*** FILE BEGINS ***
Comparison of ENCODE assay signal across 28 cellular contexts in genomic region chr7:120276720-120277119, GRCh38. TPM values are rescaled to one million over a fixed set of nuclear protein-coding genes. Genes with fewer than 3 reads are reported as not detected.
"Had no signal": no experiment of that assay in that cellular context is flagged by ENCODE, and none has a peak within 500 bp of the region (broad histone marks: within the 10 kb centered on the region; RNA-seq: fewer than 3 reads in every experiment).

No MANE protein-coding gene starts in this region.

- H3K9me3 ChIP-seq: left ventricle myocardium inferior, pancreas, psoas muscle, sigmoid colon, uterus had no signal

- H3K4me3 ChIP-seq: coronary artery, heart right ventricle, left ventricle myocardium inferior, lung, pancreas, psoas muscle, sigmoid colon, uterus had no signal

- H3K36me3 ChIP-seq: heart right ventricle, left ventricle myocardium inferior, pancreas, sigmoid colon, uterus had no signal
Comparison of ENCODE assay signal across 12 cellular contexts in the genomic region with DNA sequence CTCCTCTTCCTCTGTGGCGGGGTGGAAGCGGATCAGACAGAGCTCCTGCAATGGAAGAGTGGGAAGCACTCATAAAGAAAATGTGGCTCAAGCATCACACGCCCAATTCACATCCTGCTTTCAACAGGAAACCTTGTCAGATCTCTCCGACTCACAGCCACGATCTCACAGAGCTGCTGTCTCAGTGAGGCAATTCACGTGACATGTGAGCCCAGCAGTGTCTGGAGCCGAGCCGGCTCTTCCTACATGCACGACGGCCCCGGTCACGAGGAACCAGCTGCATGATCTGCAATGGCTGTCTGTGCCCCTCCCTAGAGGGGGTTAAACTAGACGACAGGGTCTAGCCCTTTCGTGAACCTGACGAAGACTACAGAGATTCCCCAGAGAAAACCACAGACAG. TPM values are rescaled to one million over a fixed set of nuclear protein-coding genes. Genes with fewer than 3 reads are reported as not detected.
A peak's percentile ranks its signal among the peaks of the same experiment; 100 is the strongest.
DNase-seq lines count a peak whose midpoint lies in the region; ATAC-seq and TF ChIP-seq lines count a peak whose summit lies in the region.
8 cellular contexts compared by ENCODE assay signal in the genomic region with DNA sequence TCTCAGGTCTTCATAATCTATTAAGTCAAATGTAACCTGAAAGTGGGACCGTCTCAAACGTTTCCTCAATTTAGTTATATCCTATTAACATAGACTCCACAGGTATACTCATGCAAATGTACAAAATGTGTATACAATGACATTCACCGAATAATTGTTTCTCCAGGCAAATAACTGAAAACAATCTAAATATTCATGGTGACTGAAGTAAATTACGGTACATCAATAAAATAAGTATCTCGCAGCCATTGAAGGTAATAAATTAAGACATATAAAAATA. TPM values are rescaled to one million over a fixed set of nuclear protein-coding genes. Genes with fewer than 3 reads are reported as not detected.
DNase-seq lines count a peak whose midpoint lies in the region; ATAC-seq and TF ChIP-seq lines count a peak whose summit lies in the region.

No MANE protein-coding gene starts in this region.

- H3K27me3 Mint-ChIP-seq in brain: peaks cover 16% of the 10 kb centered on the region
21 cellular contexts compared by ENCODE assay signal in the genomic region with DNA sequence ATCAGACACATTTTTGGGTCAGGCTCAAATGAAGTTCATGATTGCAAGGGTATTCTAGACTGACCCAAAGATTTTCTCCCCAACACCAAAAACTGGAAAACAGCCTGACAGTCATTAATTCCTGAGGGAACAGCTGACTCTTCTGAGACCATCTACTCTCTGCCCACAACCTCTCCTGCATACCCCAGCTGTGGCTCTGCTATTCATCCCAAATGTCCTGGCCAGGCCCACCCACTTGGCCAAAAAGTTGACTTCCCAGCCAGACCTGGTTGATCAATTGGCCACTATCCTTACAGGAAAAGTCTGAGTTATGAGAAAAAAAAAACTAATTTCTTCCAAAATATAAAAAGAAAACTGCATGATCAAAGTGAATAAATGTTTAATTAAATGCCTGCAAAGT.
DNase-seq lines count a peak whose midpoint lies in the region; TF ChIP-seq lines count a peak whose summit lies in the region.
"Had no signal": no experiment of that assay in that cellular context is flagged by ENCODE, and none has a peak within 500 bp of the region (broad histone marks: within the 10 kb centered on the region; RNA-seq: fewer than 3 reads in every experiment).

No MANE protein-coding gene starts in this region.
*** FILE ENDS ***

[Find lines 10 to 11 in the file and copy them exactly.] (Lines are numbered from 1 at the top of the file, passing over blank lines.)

8 cellular contexts compared by ENCODE assay signal in the genomic region with DNA sequence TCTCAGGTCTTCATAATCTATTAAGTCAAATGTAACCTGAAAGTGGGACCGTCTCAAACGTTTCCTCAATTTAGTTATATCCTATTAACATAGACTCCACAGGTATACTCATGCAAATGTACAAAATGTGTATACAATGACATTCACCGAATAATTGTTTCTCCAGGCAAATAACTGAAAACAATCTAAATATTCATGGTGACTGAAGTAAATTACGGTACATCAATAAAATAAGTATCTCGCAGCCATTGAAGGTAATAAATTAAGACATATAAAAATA. TPM values are rescaled to one million over a fixed set of nuclear protein-coding genes. Genes with fewer than 3 reads are reported as not detected.
DNase-seq lines count a peak whose midpoint lies in the region; ATAC-seq and TF ChIP-seq lines count a peak whose summit lies in the region.